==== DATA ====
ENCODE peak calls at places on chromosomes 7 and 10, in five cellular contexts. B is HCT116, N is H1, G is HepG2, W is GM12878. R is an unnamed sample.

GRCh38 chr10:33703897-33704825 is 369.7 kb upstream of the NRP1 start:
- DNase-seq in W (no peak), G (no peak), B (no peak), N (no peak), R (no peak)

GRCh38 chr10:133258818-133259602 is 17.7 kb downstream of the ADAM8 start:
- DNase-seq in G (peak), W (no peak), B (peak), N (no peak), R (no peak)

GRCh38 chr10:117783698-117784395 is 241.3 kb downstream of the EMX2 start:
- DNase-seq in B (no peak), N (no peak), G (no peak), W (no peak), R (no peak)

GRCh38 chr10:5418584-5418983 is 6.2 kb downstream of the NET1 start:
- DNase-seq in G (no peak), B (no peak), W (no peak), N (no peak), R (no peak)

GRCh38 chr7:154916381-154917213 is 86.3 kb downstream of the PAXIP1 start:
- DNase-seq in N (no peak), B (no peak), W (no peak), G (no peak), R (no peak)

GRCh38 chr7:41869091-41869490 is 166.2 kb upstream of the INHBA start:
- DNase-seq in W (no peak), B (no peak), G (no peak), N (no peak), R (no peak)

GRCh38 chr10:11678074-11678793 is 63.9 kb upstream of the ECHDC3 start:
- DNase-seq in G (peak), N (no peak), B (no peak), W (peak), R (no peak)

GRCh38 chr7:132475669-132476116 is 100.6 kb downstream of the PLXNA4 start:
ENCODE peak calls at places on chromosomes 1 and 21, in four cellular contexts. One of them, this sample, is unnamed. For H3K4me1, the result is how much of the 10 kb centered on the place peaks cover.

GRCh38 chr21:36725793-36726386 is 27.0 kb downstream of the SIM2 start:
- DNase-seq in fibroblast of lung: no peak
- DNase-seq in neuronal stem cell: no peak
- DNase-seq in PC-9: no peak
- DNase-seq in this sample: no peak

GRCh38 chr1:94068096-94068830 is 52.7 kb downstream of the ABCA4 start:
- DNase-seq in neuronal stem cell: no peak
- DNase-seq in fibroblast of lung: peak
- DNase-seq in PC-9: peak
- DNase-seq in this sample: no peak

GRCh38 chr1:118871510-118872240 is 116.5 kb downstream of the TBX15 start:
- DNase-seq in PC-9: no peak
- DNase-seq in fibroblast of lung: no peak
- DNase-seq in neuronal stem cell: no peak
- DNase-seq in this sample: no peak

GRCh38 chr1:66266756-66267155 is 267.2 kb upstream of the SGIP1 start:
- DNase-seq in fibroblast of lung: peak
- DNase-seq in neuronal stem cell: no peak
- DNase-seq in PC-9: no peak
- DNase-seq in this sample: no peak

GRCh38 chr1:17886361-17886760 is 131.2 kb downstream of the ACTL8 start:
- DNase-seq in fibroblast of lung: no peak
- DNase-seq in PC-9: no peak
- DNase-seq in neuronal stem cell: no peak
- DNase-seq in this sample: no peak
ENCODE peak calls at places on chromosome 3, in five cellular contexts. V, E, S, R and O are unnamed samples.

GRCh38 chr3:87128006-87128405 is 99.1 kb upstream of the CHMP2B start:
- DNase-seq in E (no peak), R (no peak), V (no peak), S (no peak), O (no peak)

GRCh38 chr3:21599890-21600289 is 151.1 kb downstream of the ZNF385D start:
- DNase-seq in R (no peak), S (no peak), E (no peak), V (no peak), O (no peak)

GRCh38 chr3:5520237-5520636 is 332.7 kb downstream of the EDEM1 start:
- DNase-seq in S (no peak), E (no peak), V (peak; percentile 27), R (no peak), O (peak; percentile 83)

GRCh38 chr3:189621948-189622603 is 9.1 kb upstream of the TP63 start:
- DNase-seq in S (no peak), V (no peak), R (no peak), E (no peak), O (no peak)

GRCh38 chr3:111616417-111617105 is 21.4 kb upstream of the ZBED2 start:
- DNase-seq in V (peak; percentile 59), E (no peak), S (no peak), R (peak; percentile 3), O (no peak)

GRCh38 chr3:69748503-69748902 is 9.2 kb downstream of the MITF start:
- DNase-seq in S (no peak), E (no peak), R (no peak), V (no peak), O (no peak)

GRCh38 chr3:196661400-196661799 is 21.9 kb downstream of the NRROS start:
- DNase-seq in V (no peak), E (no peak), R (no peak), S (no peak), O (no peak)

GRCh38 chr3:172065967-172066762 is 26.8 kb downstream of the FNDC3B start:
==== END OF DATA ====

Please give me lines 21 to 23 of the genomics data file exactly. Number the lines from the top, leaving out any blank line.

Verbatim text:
- DNase-seq in PC-9: no peak
- DNase-seq in this sample: no peak

GRCh38 chr1:94068096-94068830 is 52.7 kb downstream of the ABCA4 start: